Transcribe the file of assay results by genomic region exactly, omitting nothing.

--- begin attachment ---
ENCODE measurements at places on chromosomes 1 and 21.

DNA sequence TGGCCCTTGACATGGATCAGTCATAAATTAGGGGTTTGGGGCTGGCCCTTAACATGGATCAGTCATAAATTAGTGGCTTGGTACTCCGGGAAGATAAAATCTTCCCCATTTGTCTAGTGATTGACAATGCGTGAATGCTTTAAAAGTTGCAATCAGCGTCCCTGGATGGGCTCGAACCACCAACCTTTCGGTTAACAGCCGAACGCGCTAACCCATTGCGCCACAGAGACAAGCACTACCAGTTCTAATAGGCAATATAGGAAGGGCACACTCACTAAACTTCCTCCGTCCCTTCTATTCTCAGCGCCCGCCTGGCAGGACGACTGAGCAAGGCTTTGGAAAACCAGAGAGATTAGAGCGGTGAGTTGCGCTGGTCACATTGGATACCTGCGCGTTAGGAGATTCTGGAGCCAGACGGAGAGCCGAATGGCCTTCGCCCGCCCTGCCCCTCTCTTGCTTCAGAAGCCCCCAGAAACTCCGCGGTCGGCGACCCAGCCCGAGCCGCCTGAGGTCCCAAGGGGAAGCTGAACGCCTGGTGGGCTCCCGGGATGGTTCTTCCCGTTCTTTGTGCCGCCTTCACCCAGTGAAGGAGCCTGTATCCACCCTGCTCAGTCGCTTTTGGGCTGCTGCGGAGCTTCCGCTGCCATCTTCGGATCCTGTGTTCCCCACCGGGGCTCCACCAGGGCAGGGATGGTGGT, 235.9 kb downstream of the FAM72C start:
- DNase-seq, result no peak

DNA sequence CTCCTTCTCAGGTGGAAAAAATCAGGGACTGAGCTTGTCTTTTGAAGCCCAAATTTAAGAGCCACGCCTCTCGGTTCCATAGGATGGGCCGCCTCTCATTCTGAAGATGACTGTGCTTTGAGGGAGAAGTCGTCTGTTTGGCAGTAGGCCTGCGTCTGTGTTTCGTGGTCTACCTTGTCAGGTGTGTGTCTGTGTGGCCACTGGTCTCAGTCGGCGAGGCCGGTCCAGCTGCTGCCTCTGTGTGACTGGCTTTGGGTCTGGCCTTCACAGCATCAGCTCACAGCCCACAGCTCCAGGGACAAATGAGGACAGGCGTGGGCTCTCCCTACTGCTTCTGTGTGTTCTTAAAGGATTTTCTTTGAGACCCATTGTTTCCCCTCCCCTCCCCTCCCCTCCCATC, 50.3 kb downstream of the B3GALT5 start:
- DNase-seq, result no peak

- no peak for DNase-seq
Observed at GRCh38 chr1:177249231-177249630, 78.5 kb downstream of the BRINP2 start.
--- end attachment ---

ENCODE measurements at places on chromosomes 1 and 21.

DNA sequence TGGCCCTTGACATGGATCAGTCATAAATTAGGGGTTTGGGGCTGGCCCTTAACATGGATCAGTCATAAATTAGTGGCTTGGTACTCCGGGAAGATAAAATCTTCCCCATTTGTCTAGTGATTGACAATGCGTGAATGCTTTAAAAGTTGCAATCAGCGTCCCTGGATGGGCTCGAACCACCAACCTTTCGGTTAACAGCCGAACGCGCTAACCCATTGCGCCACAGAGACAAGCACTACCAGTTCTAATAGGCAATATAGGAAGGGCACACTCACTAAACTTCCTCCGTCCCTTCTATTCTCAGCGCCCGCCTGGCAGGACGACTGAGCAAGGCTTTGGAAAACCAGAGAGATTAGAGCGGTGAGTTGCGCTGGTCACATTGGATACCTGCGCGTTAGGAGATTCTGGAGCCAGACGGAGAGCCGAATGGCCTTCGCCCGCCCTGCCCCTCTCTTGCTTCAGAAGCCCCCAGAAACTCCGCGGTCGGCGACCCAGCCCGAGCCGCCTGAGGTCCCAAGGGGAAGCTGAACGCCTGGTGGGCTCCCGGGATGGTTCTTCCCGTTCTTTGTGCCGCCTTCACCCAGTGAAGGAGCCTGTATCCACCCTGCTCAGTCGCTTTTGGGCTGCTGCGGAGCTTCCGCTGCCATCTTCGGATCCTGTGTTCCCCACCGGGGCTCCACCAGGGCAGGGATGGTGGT, 235.9 kb downstream of the FAM72C start:
- DNase-seq, result no peak

DNA sequence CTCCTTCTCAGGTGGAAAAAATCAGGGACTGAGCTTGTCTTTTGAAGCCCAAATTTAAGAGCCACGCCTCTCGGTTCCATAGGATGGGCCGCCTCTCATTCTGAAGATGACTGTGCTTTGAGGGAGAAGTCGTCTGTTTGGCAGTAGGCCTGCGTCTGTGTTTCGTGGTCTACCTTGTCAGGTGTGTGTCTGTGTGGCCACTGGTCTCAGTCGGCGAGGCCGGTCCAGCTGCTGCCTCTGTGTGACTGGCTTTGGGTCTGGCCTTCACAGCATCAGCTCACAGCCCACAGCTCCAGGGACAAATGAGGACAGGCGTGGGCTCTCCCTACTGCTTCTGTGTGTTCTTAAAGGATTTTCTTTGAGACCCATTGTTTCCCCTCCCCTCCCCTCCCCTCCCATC, 50.3 kb downstream of the B3GALT5 start:
- DNase-seq, result no peak

- no peak for DNase-seq
Observed at GRCh38 chr1:177249231-177249630, 78.5 kb downstream of the BRINP2 start.